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Telecoms now see customer service as differentiator, not cost center

Even as carriers look to cut costs, customer service remains a strategic asset, for both consumer and corporate customers. There are ways to cut costs, but analysts caution against being penny wise and pound foolish.

Telecoms are recognizing that customer service is a strategic differentiator and not a cost center. As a result, companies like AT&T are bringing customer service jobs that had been outsourced overseas back stateside and into the company.

Despite the recession, AT&T has a plan to "repatriate" 5,000 customer service positions to the United States. Three thousand of those jobs are already back in the fold. It's an unusual trend among daily announcements of layoffs, but the strategy might pay off in reducing costly churn.

"These are good jobs with good wages and benefits, and we are delighted to have them back in-house and on-shore," said Bill Blase, senior executive vice president of human resources of AT&T, adding that the company was continuing to hire for its wireless, video and broadband businesses.

"That's a strategy for them that started a few years ago, and is in some ways a trend of outsourced business processes being brought back into the United States," said Zachary McGeary, an analyst with Forrester Research. McGeary said that businesses were bringing jobs back to the United States as customer service becomes, for many of them, a strategic differentiator rather than simply a cost to be reduced.

This development also comes on the heels of rising overseas labor costs, meaning the savings from shipping jobs overseas have dropped even as U.S. call centers have become cheaper to run through technological and organizational leaps.

"Proper routing and queuing can go a long way to handle any capacity issues," McGeary said. The recession has also meant that call centers, which have historically had low employee satisfaction and high turnover, have seen more stability as there are few appealing alternatives.

Enterprise customer satisfaction important too

It's not just consumer markets, however, where telecoms need to focus on service. Corporate sales can also be made or broken based on the service experience, particularly with billing.

This was the focus of a recent Accenture survey, which found that 10% of corporate customers have recently switched providers because of billing problems, ranging from a lack of bundling services to billing errors.

Overall, telecoms are not delivering what their corporate customers want, said Rob Perks, a senior executive with Accenture.

He said the main obstacles were the fragmented legacy OSS (Operational Support Systems) and BSS (Business Support Systems) which made a single point-of-contact for a customer difficult to achieve. For example, a customer with both wireless and DSL might have to speak with two representatives to sort out any billing issues.

A second problem is simply not knowing what their customers want, Perks said. According to the survey, only 9% of carriers properly gauged their customer priorities.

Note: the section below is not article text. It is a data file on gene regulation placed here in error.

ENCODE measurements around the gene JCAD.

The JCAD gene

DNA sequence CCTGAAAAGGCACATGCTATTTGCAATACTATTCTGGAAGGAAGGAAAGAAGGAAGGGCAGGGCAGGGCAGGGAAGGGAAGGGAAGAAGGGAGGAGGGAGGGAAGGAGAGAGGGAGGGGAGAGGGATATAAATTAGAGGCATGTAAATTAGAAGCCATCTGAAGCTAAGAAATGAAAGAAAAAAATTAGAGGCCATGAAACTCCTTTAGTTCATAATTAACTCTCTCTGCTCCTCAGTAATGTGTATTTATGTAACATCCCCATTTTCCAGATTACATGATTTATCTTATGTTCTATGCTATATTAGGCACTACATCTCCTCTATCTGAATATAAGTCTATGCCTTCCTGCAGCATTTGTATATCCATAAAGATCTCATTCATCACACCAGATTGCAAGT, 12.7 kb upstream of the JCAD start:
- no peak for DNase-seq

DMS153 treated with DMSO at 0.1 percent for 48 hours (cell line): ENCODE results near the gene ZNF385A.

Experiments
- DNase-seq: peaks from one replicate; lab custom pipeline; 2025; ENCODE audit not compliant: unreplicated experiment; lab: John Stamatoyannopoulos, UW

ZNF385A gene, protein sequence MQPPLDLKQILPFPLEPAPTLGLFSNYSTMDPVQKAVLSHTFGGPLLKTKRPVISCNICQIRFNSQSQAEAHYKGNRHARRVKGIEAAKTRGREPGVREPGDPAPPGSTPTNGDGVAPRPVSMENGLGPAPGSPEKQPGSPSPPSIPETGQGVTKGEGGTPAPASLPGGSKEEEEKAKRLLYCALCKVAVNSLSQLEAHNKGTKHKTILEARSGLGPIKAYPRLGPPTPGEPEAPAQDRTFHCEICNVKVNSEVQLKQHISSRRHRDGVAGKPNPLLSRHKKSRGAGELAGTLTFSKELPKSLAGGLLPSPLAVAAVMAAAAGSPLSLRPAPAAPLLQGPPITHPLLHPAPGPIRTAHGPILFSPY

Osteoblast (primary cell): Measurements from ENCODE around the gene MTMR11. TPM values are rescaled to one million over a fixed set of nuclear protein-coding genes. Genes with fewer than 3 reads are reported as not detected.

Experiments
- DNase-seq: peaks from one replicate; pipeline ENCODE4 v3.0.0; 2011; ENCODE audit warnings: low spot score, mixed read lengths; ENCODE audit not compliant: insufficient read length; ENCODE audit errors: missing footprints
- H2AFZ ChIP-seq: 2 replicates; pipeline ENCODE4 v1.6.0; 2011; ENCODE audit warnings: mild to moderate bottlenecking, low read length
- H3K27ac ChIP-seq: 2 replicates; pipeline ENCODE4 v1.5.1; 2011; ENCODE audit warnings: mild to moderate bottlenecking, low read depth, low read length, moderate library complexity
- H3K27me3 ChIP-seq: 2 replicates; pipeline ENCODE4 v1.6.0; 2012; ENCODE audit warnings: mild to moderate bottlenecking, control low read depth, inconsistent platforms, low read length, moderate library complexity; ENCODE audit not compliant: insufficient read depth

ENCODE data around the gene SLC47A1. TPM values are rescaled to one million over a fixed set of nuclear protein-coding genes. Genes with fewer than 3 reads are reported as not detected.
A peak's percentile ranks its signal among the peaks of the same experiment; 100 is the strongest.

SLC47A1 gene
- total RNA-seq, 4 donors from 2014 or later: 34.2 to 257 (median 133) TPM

What customers want

Fortunately, consumer and corporate demands from their service providers are often the same when it comes to customer service, as outlined by both McGeary and Perks:

  • A single point of contact: "From a best practice perspective, a single point of contact means being able to deal with a single person across products, cable and wireless and other modes of telephony," Perks said. For corporate customers, this might be a single person dedicated to a client. For consumers, it might mean, as Verizon recently unveiled, a single 800 number to call for support for any product. "You don't have to search if you're a Verizon Wireless or FiOS customer, you just have to dial 1-800-VERIZON," McGeary said.
  • Cross-product and cross-billing bundling: As it grows popular in the consumer sector, corporate customers are expecting the same product bundling simplicity. In addition, Perks said, corporate customers want flexibility with mixing pre- and post-paid options, as well as mixing credit, debit and check payments.
  • Accurate, easy-to-read bills: Probably the No. 1 complaint among customers was confusing or inaccurate billing. In some cases, upgrades to billing systems, while costly, can help better merge separate systems, say for wireless and wireline, and make customer bills both simpler and more accurate. Accurate billing can also head off a lot of other problems and, ultimately, customer care-related costs: Perks said that, overall, about 35% of customer support calls were made because of billing disputes or questions -- more than any other reason.
  • Quick customer response: While a single point of contact helps, customers mostly want a quick resolution to their problems, McGeary and Perks agreed. In the consumer case, for example, McGeary said implementing better Interactive Voice Response (IVR) systems could route customers to the right agent the first time, rather than having to elevate or redirect calls. Better systems designs can even potentially reduce the number of staff needed, even as customer care increases, McGeary said, as was probably the case with Comcast's round of layoffs a year and a half ago. "Their take on it was: 'We've been so successful with our online service, we don't need to keep growing our agent managed touch points the way we have been,' " McGeary said. "It wasn't about doing more with less."

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